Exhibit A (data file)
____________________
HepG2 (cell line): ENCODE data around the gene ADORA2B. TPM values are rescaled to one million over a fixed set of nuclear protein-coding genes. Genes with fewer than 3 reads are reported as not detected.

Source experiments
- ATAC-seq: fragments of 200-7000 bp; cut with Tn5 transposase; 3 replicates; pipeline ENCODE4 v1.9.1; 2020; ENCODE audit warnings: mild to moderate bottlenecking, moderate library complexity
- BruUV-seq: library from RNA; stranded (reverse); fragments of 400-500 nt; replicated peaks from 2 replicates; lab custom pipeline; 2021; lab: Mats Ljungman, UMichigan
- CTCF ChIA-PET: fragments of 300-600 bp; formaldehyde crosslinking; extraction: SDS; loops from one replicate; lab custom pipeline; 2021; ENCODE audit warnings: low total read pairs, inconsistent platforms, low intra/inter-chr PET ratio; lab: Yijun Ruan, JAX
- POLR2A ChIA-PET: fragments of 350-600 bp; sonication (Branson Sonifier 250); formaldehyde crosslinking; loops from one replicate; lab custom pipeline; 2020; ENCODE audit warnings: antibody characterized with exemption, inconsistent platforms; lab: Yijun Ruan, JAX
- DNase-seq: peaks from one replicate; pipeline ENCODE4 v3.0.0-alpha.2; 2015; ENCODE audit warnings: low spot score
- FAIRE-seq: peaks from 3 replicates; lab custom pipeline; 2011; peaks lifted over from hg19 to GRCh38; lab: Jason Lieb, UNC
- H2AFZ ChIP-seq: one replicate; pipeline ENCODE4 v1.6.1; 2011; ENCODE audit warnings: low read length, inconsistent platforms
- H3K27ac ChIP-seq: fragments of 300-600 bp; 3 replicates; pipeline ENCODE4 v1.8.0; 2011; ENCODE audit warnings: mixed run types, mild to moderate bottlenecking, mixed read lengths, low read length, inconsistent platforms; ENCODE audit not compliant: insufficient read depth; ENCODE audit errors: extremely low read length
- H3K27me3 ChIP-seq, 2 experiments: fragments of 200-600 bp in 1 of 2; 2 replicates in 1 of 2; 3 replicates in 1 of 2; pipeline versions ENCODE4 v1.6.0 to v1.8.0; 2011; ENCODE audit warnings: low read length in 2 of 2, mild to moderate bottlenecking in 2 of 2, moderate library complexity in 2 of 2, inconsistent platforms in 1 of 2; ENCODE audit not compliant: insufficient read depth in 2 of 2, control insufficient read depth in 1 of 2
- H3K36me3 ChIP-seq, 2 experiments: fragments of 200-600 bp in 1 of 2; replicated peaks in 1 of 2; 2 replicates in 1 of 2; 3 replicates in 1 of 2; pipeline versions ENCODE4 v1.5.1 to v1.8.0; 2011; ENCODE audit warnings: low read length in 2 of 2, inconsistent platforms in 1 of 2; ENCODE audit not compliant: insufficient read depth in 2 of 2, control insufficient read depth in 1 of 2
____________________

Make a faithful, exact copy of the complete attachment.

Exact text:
HepG2 (cell line): ENCODE data around the gene ADORA2B. TPM values are rescaled to one million over a fixed set of nuclear protein-coding genes. Genes with fewer than 3 reads are reported as not detected.

Source experiments
- ATAC-seq: fragments of 200-7000 bp; cut with Tn5 transposase; 3 replicates; pipeline ENCODE4 v1.9.1; 2020; ENCODE audit warnings: mild to moderate bottlenecking, moderate library complexity
- BruUV-seq: library from RNA; stranded (reverse); fragments of 400-500 nt; replicated peaks from 2 replicates; lab custom pipeline; 2021; lab: Mats Ljungman, UMichigan
- CTCF ChIA-PET: fragments of 300-600 bp; formaldehyde crosslinking; extraction: SDS; loops from one replicate; lab custom pipeline; 2021; ENCODE audit warnings: low total read pairs, inconsistent platforms, low intra/inter-chr PET ratio; lab: Yijun Ruan, JAX
- POLR2A ChIA-PET: fragments of 350-600 bp; sonication (Branson Sonifier 250); formaldehyde crosslinking; loops from one replicate; lab custom pipeline; 2020; ENCODE audit warnings: antibody characterized with exemption, inconsistent platforms; lab: Yijun Ruan, JAX
- DNase-seq: peaks from one replicate; pipeline ENCODE4 v3.0.0-alpha.2; 2015; ENCODE audit warnings: low spot score
- FAIRE-seq: peaks from 3 replicates; lab custom pipeline; 2011; peaks lifted over from hg19 to GRCh38; lab: Jason Lieb, UNC
- H2AFZ ChIP-seq: one replicate; pipeline ENCODE4 v1.6.1; 2011; ENCODE audit warnings: low read length, inconsistent platforms
- H3K27ac ChIP-seq: fragments of 300-600 bp; 3 replicates; pipeline ENCODE4 v1.8.0; 2011; ENCODE audit warnings: mixed run types, mild to moderate bottlenecking, mixed read lengths, low read length, inconsistent platforms; ENCODE audit not compliant: insufficient read depth; ENCODE audit errors: extremely low read length
- H3K27me3 ChIP-seq, 2 experiments: fragments of 200-600 bp in 1 of 2; 2 replicates in 1 of 2; 3 replicates in 1 of 2; pipeline versions ENCODE4 v1.6.0 to v1.8.0; 2011; ENCODE audit warnings: low read length in 2 of 2, mild to moderate bottlenecking in 2 of 2, moderate library complexity in 2 of 2, inconsistent platforms in 1 of 2; ENCODE audit not compliant: insufficient read depth in 2 of 2, control insufficient read depth in 1 of 2
- H3K36me3 ChIP-seq, 2 experiments: fragments of 200-600 bp in 1 of 2; replicated peaks in 1 of 2; 2 replicates in 1 of 2; 3 replicates in 1 of 2; pipeline versions ENCODE4 v1.5.1 to v1.8.0; 2011; ENCODE audit warnings: low read length in 2 of 2, inconsistent platforms in 1 of 2; ENCODE audit not compliant: insufficient read depth in 2 of 2, control insufficient read depth in 1 of 2